Purpose of review: Primary hypertension is characterized by Na excess and K deficit in the body, which together are key to its pathogenesis. These derangements work jointly in the brain and the peripheral vascular wall to establish hypertension. In this review, we highlight recent evidence describing the central mechanisms through which Na surfeit and K deficit enhance sympathetic nerve activity, thereby raising peripheral vascular resistance and generating hypertension.
Recent findings: Animal studies point to a small increase in plasma and cerebrospinal fluid (CSF) [Na], a small decrease in CSF [K], and increased levels of circulating angiotensin II, aldosterone, and endogenous ouabain as the central signals evoking hypertension. These signals are detected by circumventricular organ sensors in the forebrain, and are then relayed to hypothalamic nuclei, which project angiotensinergic effector pathways to brainstem nuclei and spinal preganglionic neurons, triggering increased sympathetic nerve activity and hypertension. These central processes depend on a noncirculating (brain) renin-angiotensin-aldosterone system, local production of endogenous ouabain, and increased oxidative stress.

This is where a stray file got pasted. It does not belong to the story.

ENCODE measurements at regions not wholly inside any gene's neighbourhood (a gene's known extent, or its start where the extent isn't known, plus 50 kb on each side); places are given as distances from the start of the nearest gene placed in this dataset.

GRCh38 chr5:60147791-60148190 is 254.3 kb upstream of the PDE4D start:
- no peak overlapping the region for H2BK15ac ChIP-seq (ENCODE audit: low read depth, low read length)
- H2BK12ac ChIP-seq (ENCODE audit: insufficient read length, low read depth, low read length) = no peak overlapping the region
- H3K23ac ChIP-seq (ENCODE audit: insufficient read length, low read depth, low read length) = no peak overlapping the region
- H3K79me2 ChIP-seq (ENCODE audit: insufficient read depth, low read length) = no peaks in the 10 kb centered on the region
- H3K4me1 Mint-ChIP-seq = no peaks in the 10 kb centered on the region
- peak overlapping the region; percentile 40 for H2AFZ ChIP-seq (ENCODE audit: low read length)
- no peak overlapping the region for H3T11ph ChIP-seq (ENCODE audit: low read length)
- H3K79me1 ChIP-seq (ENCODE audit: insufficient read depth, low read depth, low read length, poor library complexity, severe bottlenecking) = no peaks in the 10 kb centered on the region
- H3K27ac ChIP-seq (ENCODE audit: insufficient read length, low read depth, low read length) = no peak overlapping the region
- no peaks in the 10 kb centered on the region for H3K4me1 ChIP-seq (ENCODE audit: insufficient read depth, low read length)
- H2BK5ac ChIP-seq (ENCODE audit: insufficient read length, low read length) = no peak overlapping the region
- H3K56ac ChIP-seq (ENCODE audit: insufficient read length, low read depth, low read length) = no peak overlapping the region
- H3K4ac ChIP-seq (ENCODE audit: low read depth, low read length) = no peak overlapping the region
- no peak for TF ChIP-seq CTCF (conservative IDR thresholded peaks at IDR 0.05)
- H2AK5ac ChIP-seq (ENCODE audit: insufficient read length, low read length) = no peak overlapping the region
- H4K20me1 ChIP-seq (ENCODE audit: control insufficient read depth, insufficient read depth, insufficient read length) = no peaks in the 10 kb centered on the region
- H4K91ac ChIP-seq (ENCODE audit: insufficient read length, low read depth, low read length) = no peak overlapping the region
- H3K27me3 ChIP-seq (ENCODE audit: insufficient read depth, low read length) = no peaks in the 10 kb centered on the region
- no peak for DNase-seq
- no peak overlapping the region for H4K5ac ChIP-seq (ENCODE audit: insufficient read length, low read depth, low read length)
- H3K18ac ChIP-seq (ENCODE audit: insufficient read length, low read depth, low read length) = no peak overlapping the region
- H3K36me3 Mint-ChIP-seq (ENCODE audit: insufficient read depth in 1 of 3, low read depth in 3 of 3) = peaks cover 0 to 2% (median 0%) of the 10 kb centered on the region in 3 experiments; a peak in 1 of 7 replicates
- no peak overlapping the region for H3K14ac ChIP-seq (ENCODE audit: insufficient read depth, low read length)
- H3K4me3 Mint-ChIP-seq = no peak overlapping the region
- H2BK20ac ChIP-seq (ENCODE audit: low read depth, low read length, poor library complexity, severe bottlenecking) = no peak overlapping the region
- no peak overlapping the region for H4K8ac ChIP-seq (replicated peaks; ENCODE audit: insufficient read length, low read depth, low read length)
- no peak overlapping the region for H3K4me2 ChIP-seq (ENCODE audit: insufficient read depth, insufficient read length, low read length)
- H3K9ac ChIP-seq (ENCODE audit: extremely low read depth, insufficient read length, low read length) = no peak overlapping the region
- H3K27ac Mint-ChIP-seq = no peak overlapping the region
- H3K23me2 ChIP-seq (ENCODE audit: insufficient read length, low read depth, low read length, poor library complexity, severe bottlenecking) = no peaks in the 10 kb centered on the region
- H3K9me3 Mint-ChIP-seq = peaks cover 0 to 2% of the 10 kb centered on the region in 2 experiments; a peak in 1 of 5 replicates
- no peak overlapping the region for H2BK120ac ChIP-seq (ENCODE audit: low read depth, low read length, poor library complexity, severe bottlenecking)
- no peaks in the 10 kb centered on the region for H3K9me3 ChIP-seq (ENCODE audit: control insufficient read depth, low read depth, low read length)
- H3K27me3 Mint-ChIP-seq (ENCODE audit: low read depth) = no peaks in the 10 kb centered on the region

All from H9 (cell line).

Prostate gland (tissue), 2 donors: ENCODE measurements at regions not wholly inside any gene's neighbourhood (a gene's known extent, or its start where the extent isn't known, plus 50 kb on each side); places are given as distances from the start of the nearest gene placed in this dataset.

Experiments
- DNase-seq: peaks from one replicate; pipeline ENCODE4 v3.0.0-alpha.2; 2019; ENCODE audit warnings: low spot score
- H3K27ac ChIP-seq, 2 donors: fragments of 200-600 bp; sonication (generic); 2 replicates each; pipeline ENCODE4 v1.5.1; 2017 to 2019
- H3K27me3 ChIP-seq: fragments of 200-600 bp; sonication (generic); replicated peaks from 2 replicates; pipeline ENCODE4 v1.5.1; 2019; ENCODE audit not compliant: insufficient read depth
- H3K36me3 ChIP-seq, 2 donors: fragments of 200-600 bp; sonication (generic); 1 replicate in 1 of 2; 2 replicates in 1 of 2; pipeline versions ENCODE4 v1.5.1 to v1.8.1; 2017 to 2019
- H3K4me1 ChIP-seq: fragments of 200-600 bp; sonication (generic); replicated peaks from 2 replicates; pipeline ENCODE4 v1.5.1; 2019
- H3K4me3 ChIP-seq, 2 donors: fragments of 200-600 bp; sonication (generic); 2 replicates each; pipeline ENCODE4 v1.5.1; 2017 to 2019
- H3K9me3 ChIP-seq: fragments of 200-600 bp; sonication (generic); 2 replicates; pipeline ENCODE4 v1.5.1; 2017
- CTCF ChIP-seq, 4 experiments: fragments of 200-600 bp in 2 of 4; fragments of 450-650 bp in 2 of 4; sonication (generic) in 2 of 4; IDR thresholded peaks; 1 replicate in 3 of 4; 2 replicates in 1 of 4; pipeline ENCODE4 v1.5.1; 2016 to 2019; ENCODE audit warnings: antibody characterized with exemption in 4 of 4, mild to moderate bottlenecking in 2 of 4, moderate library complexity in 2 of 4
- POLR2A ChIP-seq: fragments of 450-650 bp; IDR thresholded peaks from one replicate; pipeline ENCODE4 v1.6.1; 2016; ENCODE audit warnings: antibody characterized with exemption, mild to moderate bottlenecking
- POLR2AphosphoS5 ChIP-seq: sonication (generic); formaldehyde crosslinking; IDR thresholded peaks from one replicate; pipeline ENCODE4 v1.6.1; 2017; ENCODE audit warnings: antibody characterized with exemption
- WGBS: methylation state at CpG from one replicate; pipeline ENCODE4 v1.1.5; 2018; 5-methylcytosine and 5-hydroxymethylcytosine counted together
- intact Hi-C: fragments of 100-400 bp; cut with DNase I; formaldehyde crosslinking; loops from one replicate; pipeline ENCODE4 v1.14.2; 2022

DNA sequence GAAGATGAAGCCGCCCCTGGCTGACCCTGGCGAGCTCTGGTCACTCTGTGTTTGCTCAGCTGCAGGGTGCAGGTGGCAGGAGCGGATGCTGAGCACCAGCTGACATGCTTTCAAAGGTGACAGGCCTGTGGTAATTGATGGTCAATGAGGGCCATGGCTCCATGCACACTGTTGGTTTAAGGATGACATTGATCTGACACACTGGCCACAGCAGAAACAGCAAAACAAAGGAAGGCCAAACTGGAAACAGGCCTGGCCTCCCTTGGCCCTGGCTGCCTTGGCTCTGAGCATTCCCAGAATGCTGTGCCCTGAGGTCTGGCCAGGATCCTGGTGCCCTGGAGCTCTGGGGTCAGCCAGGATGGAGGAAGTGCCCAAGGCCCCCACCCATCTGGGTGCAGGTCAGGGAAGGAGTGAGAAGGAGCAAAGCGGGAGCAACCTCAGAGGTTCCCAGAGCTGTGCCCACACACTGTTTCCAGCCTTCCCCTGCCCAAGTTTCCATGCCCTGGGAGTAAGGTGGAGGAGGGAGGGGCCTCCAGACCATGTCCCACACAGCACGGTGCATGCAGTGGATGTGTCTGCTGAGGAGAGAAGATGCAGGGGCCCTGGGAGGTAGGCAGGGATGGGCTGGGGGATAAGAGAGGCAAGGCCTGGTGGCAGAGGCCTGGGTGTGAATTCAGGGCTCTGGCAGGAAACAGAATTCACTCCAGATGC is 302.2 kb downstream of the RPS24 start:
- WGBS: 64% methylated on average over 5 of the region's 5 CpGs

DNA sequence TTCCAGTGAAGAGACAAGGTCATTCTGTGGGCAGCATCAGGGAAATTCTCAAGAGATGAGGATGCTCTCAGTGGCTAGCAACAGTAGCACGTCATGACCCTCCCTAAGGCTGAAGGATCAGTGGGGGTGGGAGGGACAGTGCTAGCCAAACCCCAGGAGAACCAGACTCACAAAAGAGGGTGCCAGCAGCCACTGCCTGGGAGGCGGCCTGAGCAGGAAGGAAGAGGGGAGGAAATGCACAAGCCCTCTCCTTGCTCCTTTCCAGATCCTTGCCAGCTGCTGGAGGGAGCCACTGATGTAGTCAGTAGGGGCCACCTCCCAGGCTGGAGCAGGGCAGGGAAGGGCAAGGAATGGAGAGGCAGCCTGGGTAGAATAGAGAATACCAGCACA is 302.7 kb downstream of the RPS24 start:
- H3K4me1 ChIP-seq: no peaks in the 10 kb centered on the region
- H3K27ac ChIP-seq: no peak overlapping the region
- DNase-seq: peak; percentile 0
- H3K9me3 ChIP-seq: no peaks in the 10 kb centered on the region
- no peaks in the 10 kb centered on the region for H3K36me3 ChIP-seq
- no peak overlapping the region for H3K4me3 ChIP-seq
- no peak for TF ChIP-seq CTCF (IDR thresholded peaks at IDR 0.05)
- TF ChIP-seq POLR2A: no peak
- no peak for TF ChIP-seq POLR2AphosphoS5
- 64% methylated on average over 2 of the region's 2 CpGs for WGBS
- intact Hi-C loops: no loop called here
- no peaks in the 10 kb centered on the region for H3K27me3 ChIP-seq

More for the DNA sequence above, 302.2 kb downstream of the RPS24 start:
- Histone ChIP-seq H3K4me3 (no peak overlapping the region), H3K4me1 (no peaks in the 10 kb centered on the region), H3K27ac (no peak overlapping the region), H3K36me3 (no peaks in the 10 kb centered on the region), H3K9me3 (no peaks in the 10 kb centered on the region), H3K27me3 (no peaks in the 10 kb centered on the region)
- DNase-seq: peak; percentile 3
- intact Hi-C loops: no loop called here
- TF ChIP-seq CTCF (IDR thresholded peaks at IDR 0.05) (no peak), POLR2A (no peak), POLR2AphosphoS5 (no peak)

Summary: Recent insights into the mechanisms mediating the central effects of Na excess and K deficit on raising sympathetic activity might pave the way for novel approaches to preventing and treating hypertensive disorders.